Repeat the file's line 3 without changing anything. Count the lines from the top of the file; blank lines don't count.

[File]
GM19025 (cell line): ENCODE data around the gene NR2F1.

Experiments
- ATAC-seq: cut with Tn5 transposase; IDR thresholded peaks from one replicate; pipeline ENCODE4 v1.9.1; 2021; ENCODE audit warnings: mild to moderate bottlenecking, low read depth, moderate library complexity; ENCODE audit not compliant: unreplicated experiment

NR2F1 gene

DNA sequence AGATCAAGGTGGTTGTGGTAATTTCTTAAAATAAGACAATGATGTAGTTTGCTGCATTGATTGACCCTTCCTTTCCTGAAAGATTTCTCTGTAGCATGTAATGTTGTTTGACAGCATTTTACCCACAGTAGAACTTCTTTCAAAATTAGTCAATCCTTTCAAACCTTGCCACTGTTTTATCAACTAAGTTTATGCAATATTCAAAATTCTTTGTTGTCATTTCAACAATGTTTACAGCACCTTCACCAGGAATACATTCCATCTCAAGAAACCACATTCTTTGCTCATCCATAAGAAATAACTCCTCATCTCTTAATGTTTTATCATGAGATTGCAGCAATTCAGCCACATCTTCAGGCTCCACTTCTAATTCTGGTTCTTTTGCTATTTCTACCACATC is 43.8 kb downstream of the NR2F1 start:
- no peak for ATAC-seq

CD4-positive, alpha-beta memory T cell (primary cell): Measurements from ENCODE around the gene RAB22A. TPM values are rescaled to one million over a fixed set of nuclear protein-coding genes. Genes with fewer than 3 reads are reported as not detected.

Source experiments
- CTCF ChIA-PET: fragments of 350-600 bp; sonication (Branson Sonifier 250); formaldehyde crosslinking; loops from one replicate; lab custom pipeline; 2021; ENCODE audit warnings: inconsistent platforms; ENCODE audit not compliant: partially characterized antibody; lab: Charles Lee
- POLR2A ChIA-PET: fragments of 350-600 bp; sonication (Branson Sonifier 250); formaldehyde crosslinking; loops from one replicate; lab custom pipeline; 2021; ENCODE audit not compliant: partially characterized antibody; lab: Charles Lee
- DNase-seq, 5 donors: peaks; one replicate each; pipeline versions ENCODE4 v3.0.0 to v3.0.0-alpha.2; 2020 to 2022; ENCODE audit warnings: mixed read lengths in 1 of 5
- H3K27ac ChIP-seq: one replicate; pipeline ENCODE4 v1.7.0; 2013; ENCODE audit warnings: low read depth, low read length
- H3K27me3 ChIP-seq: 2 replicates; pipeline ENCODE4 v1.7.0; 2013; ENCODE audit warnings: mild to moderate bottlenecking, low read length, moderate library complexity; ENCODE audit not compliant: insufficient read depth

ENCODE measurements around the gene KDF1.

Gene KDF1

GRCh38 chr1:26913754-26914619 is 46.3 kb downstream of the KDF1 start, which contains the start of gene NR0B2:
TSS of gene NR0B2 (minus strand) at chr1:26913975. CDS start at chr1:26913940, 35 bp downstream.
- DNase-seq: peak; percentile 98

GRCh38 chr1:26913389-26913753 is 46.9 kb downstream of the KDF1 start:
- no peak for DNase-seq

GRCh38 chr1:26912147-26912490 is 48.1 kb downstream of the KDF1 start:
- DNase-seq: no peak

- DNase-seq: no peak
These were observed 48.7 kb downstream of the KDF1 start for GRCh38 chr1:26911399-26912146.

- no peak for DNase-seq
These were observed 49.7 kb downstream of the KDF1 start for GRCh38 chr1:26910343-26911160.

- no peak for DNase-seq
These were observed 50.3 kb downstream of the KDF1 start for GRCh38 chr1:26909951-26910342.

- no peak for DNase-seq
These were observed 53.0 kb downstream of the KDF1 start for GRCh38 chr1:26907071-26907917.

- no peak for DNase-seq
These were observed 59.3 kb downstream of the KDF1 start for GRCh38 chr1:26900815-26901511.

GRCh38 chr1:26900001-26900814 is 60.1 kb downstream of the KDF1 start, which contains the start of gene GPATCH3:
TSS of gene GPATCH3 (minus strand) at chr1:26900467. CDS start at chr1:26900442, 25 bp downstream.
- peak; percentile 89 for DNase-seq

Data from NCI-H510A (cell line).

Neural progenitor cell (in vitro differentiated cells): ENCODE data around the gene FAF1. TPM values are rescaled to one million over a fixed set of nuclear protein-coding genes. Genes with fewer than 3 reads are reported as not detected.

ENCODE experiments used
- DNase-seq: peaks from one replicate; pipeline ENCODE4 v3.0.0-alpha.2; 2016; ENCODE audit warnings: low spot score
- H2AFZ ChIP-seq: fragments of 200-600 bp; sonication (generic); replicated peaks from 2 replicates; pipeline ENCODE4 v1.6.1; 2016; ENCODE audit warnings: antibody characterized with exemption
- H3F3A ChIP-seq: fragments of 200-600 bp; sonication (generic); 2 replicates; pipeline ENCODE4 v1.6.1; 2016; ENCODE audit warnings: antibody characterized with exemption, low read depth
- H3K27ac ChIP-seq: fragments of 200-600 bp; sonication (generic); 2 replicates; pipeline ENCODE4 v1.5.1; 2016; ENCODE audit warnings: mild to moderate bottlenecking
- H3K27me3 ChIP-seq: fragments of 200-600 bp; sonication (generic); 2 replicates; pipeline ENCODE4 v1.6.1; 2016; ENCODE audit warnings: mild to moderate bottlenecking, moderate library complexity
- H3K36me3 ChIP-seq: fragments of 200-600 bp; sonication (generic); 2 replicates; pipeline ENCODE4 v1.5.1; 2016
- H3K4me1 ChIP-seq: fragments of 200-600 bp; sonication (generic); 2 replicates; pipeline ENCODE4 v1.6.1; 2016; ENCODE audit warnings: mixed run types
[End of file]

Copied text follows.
- ATAC-seq: cut with Tn5 transposase; IDR thresholded peaks from one replicate; pipeline ENCODE4 v1.9.1; 2021; ENCODE audit warnings: mild to moderate bottlenecking, low read depth, moderate library complexity; ENCODE audit not compliant: unreplicated experiment